JWC TO MARY RUSSELL ; 30 October 1858; DOI: 10.1215/lt-18581030-JWC-MR-01; CL 34: 231-233
JWC TO MARY RUSSELL
5 Cheyne Row Chelsea [30 October 1858]
Oh my Dear! I feel so fractious this evening!—Should like to break something or box somebodys ears! Perhaps it is the east wind—perhaps my dinner of only soup—perhaps original sin! whatever it is; I must positively try to come out of it! and the best way I can think of to smooth my “raven down”1 is writing some lines to you.
Your last letter was charming Dear! Just the sort of letter one wants from a place familiar and dear to one! all about every thing and everybody. Since I knew Mrs Pringle I have come to understand and enter into the late Lady Ashburtons terror and horror of what she called “all about feelings.”2—Speaking of her; a piece of news came to us the other day that I have not recovered the shock of yet! Lady Sandwich came to call, and handing me an open letter said. “Read that. I thought you would like best to hear it from me.” The letter was in Lord Ashburton's handwriting—and the first words that caught my eye were “I have proposed to Miss Stewart McKenzie and she has accepted me”!— No doubt of that if she had the chance! Louisa McKenzie has been on the look out for a great match these ten years.3 She was notoriously “setting her cap” at Lord A six weeks after his wife's death. He is very trusting and has been very lonely—like a child that had lost its mother—in a wood! Carlyle said from the first “I dont think Lord Ashburton will ever marry again; but I wont answer for his not letting himself be married!” In whatever way the thing have come about there it is! a fact! and the marriage will take place as soon as the Trouseau and Settlements can be got ready. I shall never like the new Lady Ashburton—that I am sure of!4 She is full of affectation, and pretension if not pretence! Lady Sandwich looks at this speedy replacing of her daughter from a quite practical point of view, and is “prepared to adopt Miss Mc as a daughter” “If she (the new wife) make Ashburton happier that is all she (Lady S) must think of!”— Louisa McKenzie who never saw Lady S has written asking for “her love” and blessing and so forth! And it is all going on in a paradisiacal fashion for the present!
Tomorrow we dine at Lady S's, with Lord A, just arrived from the place in the north5 where he has perpetrated this piece of rashness. It makes me sick to see how soon the most admired and adored woman gets her place filled up!6 He (Lord A) says, poor man, in the letter he wrote to tell Mr C of the marriage, that “lonely as he felt, he would not have married again if he had not found another of the same high nature”! That aggravated me more than anything!—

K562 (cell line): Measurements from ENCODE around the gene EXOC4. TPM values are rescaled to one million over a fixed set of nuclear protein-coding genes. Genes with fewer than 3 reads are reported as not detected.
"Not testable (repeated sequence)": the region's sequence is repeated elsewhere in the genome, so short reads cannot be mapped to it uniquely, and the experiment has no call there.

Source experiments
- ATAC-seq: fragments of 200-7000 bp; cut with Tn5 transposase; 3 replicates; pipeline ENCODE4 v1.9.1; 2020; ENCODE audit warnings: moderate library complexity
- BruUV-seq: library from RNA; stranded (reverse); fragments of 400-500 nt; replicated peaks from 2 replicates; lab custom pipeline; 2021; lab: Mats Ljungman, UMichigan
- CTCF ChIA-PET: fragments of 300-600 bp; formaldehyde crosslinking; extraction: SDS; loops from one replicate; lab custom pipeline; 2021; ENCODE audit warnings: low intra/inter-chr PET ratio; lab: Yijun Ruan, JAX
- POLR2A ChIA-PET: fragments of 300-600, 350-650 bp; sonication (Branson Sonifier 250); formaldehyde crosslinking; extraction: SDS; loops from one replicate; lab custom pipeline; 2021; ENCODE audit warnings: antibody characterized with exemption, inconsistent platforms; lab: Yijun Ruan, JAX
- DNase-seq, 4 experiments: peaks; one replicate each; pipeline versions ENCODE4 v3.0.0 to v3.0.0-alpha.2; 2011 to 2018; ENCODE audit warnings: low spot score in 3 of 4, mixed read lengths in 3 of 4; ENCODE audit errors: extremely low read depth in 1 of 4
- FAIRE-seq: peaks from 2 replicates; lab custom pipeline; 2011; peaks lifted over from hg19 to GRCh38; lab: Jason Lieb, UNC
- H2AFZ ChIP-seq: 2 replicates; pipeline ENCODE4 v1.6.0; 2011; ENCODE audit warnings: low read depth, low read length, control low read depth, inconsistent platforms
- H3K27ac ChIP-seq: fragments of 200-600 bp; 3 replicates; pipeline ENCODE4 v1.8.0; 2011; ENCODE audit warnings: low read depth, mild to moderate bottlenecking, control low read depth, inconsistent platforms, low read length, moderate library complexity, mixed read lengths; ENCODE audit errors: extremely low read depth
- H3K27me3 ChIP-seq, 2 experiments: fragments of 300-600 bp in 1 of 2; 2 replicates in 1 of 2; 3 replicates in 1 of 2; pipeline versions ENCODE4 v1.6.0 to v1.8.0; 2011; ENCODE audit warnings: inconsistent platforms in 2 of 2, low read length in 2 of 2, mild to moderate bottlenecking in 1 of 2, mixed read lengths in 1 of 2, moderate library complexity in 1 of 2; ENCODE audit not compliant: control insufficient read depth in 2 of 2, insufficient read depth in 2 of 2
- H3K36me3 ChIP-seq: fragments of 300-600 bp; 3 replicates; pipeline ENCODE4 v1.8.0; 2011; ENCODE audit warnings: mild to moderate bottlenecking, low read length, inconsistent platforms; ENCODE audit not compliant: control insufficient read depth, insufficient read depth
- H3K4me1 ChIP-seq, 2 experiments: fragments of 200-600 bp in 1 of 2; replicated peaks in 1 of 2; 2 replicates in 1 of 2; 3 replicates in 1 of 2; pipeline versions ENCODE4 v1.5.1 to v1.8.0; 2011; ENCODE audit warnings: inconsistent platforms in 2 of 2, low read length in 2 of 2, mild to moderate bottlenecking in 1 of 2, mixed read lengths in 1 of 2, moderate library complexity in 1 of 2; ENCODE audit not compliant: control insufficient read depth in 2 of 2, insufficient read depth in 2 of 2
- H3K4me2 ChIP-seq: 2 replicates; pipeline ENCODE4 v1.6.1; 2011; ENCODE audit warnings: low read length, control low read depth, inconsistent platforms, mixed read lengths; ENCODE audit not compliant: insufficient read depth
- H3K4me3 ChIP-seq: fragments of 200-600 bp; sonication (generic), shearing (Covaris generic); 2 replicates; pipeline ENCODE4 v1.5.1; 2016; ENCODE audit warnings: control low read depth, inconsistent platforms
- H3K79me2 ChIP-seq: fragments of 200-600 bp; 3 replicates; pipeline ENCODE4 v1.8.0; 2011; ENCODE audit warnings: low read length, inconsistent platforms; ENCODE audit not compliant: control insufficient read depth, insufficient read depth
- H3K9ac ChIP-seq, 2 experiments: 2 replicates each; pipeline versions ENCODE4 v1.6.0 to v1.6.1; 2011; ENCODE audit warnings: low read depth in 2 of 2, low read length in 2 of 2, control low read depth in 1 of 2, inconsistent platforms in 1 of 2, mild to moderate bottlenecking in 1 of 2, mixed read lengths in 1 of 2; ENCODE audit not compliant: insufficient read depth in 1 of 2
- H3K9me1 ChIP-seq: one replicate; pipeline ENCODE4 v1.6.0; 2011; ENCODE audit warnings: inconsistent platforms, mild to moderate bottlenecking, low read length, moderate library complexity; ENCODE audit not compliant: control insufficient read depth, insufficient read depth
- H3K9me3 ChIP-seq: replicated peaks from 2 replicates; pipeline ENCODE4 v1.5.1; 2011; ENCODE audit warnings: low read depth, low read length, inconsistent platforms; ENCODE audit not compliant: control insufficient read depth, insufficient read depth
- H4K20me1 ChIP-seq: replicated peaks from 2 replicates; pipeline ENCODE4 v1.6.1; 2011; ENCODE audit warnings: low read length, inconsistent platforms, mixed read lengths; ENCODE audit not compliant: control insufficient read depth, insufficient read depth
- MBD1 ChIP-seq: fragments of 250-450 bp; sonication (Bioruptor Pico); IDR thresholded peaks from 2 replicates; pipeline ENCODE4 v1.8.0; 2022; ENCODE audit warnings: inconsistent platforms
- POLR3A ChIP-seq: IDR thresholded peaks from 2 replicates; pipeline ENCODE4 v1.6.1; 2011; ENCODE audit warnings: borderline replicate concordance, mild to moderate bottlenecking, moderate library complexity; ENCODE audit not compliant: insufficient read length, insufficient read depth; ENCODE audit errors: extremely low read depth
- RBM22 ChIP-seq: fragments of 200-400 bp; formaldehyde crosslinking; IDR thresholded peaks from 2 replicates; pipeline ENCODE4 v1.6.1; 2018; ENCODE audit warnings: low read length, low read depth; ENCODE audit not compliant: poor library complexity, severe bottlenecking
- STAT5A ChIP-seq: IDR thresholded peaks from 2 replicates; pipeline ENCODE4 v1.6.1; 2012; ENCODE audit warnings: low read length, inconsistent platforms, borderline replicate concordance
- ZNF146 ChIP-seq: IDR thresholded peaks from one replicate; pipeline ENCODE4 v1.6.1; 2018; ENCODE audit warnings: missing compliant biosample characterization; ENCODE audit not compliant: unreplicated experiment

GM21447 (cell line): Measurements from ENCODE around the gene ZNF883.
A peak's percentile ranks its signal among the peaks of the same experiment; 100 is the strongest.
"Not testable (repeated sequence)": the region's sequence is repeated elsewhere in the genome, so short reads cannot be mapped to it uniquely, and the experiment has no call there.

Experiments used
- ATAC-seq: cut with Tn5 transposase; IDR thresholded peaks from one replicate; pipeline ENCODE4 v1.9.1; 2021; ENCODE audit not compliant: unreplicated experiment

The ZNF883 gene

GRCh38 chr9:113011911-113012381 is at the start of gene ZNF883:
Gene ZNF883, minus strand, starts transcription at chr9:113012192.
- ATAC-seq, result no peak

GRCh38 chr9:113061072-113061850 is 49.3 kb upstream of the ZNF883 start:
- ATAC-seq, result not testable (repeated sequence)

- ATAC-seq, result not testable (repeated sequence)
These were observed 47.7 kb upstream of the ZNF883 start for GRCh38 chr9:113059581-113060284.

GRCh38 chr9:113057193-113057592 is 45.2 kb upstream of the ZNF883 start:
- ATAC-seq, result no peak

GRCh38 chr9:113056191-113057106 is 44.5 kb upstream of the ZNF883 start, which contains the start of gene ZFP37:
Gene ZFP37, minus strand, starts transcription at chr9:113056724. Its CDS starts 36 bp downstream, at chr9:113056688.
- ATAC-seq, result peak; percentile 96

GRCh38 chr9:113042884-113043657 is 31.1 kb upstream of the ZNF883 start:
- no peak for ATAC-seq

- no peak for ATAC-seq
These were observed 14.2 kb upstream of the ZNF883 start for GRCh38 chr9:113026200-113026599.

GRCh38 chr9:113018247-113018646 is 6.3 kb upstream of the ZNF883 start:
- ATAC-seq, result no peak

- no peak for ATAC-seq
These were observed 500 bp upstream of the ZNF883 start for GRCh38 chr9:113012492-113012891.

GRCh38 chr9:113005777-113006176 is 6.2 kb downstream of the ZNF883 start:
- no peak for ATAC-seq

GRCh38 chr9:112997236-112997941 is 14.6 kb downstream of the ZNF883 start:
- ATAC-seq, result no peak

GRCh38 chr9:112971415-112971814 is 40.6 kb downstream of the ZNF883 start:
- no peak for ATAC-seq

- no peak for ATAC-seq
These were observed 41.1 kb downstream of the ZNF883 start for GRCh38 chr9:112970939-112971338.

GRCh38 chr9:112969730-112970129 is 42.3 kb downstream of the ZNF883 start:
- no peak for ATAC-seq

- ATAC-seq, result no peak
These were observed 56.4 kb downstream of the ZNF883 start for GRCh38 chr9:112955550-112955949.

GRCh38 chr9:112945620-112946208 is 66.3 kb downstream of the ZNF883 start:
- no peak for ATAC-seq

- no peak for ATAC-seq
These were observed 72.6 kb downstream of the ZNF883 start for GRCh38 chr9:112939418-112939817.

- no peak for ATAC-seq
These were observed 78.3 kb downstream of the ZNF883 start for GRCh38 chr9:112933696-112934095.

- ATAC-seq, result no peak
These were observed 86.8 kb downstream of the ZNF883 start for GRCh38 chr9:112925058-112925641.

Well! you cant be expected to care to read so much about a marriage of which you know neither party—
My cousin John (George's Son) was here again the other day, and I never felt so hopeless about him— His countenance, his voice, manner, everything about him is changed. And yet Bence Jones tells him it will be time enough if he get to a warm climate before the spring winds set in— He will never go, I believe, if he wait till Spring!
I am going to Richmond the first possible day to talk to his mother— She is the strangest woman—always trying to hide her son's danger as if it were a crime. The fatalest symptom I see in him is the sanguineness about his recovery, and the irritability on the subject of his health which have taken place of the depression he manifested in Summer; while his state gives no reason for the change of mood—on the contrary his cough, and expectoration, are greatly increased and so, he owns, are his night-perspirations. He is paler and thinner—and from being the shiest, most silent of men he now talks incessantly and excitedly—and in this state he goes about, doing his usual work—and he left here the other day after dusk!
I am very grieved about him. He is the only cousin I have that I have had any pride or pleasure in.
Upon my word I had better give up for this writing. Nothing to tell but grievances!
Well! here is one little fact that will amuse you! Just imagine, the bit of boiled ham which you would hardly let me have, has lasted, for my supper, up to last week!! and I never stinted myself only—I kept it “all to myself,” like the greedy Boy of the story Book— I began to think it was going to be a nineteenth century miracle! But it did end at last and now I am fallen back upon porridge and milk! which is not so nice I dont know about Dr Copeland7— I found him an old man— I am curious to know what will come of the Irish Tutor8— Love to the Dr
Yours ever affly